Currently, two bills, HB 445 and HB 833, after being approved in the House had different Senate committees tack on the same major revenue increase based upon fees – a $50 hike for gaining a certificate of title and the same for a salvage title, which represent raises of 270 and 333 percent, respectively. Together, the fee changes are predicted to generate at least $59.8 million a year. Similarly, rumor has it HB 37 will experience the same treatment in the Senate where it could tack on $39.50 to the existing $32.25 Class E (individual) charge (and parishes may be permitted to charge as much as $3 extra), or at least 122 percent, which would add an estimated $18.8 million more.
The title fee hikes might reflect current, fluctuating budget necessities where state police have received around $60 million a year from the Transportation Trust Fund, a sore spot among some legislators as that money otherwise could go to infrastructure needs. Legislation to increase taxes going to roads has stalled, and jacking up these fees may represent a fallback position to retain money in the TTF while not dramatically decreasing funding to state police.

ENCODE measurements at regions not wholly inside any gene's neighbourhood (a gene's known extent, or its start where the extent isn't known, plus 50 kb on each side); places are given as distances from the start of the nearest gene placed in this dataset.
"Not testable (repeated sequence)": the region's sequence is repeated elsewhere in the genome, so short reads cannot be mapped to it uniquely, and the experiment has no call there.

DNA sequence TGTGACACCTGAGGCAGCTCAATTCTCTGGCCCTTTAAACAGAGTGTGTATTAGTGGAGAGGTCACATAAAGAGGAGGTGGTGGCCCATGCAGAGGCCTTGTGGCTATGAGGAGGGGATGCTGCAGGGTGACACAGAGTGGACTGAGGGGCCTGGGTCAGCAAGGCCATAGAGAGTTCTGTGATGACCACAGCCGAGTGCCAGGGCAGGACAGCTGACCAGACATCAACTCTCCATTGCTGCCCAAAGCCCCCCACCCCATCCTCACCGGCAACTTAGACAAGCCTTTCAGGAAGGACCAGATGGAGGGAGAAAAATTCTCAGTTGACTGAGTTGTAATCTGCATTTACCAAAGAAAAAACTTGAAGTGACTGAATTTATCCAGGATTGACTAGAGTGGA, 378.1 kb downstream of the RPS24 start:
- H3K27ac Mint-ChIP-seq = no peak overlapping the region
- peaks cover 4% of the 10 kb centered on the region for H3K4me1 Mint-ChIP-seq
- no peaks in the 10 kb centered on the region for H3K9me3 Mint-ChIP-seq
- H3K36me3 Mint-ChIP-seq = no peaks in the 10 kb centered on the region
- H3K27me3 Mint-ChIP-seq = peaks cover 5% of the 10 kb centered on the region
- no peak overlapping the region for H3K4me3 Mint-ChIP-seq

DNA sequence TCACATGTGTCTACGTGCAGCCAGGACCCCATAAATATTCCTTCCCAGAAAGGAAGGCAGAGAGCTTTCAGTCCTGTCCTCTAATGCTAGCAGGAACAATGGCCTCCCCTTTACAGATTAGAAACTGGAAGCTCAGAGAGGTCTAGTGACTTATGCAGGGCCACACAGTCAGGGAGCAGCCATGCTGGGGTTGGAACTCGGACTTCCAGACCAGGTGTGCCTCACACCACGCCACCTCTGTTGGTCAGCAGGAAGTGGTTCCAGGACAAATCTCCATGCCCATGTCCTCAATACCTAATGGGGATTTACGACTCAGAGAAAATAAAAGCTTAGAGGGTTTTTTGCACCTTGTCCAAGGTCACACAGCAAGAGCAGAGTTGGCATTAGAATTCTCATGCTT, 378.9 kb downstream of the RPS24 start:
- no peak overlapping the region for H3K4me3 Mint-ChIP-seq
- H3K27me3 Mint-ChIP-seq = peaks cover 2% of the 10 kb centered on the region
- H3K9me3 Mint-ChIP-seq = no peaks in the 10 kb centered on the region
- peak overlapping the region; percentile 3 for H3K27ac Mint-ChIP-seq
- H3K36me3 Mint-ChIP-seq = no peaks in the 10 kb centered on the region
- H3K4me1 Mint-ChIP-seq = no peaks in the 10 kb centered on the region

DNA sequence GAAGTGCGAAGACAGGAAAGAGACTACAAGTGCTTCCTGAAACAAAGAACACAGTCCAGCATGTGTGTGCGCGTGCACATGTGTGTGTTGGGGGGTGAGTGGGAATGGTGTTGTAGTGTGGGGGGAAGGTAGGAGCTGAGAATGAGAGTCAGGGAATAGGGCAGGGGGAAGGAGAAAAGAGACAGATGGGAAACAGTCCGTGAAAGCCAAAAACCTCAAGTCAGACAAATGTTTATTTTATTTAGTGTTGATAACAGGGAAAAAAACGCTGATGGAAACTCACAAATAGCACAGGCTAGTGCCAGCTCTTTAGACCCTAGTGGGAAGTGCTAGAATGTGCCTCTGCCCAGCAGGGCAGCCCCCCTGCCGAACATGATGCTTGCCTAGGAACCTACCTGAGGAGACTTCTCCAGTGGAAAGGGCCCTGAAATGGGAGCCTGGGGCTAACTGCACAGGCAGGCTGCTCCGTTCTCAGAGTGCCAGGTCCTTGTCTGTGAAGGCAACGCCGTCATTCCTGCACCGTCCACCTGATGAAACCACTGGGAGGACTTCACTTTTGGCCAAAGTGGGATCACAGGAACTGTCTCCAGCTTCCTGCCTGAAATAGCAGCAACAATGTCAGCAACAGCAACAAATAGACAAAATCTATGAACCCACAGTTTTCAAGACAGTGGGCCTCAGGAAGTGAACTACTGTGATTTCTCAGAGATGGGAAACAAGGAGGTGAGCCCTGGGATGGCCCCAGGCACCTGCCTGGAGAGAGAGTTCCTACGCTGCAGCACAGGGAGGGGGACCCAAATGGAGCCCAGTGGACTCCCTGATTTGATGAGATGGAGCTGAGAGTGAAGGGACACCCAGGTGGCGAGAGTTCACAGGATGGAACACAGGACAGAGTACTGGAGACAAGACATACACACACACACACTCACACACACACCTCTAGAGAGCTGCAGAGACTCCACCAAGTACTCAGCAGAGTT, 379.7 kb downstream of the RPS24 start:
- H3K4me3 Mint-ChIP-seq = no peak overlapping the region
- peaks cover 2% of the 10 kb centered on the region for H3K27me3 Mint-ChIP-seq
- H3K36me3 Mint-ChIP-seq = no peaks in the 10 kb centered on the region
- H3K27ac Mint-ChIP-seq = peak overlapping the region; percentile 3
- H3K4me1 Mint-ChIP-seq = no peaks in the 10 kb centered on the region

But the current quietude surrounding these moves resonates in marked contrast to five years ago, when state police said under state law they could boost the Class E fee $15 to account for hooking up to a national database. At the time, police head Mike Edmonson said this constituted an additional cost of a service that already the provision of exceeded its charges, drawing money from the general fund as a subsidy.
However, many lawmakers, particularly in the Senate, took a different view, if not calling the increase unconstitutional (it wasn’t) then saying it was unjustified, and proceeded to pass a law stripping it. Now, five years later, Senate committees see no problem tacking on a far higher increase to license issuance/renewals and throwing in the title fee hikes as well, with Edmondson using the same rationale to justify these.
Cries of five years past that doubted the Gov. Bobby Jindal Administration’s explanation that fees ought to match costs of service provision suddenly have been replaced by silence about this rationale. Times – and the level of desperation of legislators to pass a budget that presents numerous tax and fee hikes in as painless way as possible to voters in an election year – certainly have changed. There’s nothing like financial necessity to sweep away political posturing and to cancel out great remonstrations allegedly based on principle by politicians.